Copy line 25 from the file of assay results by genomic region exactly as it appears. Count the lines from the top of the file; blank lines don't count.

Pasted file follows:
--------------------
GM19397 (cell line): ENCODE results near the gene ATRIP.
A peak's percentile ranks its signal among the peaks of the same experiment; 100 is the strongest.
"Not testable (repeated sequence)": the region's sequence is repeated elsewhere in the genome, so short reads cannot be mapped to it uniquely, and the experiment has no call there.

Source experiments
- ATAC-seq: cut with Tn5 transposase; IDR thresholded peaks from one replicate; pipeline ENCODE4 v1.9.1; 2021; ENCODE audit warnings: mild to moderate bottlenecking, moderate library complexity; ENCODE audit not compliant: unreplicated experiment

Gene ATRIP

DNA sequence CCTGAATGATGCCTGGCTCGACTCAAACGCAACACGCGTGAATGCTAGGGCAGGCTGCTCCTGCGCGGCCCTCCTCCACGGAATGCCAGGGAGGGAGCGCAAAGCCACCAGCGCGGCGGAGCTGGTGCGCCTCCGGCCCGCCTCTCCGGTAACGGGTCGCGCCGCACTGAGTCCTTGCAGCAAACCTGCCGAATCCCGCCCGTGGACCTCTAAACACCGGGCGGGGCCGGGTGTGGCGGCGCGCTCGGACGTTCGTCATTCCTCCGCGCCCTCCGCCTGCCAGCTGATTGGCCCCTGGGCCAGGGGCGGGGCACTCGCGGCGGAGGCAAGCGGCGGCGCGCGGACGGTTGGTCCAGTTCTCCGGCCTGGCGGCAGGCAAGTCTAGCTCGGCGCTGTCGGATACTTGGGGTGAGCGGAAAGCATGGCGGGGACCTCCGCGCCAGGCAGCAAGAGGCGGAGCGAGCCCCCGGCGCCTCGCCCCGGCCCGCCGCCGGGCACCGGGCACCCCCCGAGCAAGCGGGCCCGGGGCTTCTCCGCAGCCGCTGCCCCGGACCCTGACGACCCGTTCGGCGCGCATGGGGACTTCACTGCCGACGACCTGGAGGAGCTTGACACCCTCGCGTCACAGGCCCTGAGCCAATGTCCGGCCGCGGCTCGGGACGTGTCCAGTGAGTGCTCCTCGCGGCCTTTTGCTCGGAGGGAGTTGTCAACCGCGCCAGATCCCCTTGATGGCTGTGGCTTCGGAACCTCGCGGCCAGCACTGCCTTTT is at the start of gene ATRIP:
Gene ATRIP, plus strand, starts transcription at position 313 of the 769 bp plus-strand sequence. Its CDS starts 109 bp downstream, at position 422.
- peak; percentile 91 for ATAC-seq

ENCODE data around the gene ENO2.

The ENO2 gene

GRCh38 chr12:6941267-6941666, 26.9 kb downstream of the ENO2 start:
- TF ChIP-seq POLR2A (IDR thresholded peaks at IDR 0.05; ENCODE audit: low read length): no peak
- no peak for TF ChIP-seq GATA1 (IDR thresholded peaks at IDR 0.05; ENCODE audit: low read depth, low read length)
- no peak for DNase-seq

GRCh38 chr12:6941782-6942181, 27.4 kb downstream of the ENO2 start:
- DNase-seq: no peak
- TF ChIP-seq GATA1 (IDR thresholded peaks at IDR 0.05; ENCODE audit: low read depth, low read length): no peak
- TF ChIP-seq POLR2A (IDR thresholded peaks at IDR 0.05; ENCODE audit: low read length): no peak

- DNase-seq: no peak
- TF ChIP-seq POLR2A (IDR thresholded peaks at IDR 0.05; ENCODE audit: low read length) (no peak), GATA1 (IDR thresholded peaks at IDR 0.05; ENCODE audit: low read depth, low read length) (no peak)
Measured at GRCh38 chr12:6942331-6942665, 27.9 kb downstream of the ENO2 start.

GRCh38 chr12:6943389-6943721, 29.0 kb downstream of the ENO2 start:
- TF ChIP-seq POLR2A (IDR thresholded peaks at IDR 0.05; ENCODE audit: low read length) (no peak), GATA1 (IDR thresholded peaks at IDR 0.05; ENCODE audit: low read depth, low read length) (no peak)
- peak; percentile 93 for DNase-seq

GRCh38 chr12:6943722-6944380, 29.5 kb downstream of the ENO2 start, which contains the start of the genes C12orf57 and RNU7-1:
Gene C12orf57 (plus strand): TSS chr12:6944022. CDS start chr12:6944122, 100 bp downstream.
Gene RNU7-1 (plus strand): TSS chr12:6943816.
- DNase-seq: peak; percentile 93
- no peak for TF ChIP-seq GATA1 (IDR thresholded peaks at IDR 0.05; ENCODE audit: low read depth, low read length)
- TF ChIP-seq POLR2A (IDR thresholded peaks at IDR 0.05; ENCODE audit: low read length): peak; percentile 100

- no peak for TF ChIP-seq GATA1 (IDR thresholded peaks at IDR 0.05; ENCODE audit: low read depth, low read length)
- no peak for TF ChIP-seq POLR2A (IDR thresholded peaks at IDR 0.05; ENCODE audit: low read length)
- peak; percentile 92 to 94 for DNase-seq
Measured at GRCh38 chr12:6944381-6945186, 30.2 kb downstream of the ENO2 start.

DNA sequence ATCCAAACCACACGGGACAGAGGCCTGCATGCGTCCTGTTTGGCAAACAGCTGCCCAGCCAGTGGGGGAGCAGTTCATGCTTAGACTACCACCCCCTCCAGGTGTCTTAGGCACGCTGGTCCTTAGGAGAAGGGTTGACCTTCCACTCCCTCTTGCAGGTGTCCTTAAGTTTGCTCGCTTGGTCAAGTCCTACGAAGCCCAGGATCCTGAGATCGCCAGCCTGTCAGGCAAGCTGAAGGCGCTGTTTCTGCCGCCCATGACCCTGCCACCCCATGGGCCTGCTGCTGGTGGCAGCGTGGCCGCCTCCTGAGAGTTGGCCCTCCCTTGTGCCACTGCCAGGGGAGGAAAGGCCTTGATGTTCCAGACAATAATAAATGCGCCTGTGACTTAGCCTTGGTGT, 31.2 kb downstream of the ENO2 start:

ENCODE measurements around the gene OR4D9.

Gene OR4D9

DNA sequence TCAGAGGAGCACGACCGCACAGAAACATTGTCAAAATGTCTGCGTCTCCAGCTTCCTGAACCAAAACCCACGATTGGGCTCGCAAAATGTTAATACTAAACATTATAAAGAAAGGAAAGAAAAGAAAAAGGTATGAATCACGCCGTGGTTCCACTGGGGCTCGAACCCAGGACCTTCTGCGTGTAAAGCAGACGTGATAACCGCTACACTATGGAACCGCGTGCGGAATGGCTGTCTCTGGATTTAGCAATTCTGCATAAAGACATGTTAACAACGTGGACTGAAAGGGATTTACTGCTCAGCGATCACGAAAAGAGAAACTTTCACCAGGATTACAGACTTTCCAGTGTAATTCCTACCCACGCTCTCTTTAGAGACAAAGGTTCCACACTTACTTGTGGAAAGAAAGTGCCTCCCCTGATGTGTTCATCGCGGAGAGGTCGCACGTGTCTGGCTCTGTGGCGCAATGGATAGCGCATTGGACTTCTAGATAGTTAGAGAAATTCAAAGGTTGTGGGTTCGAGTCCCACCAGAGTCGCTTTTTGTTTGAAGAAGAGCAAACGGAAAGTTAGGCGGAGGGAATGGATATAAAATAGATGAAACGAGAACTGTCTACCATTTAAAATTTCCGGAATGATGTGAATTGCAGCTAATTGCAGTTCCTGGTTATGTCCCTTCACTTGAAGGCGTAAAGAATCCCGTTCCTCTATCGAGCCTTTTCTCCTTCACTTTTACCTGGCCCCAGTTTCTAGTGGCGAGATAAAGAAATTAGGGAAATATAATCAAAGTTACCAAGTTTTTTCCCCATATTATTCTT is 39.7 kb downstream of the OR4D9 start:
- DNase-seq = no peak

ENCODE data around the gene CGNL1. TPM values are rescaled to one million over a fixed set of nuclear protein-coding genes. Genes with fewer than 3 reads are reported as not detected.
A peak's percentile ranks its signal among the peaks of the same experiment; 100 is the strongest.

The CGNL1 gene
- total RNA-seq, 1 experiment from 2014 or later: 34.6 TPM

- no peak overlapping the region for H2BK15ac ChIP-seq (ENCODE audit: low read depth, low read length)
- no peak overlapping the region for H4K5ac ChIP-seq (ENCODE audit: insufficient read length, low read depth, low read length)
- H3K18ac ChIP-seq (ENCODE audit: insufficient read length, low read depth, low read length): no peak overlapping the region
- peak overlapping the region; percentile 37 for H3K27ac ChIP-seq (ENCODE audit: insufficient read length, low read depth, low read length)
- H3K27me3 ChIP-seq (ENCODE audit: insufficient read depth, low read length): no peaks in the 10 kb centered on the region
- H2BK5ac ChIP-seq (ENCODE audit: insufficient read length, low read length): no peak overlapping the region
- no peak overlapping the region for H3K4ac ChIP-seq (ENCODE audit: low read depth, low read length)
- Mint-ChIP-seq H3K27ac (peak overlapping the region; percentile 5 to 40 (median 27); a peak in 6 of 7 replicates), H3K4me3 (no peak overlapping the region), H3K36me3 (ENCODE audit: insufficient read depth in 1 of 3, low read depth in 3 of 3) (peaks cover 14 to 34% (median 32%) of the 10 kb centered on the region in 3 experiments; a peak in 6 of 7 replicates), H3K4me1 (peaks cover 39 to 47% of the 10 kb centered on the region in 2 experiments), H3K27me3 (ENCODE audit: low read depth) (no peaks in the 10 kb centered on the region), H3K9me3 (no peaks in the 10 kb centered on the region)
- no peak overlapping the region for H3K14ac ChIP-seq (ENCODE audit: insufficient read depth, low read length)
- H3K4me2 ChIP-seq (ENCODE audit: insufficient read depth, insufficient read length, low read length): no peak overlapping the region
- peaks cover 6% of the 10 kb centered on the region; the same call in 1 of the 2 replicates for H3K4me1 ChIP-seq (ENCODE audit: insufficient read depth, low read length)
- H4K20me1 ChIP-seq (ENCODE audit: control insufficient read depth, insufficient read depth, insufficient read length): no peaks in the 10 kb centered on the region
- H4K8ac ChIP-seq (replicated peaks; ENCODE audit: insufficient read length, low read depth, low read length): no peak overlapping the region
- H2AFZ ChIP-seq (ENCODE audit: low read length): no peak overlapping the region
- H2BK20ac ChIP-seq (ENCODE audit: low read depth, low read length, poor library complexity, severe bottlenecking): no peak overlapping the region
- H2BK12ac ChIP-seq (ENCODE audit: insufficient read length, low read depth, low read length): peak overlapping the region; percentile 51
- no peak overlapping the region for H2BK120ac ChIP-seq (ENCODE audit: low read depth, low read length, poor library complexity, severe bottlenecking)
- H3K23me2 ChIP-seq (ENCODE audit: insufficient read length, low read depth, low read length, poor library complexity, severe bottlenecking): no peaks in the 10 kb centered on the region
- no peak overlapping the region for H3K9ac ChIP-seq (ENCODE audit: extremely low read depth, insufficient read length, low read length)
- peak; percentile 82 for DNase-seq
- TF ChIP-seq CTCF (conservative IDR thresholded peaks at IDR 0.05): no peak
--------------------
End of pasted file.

- peak; percentile 93 for DNase-seq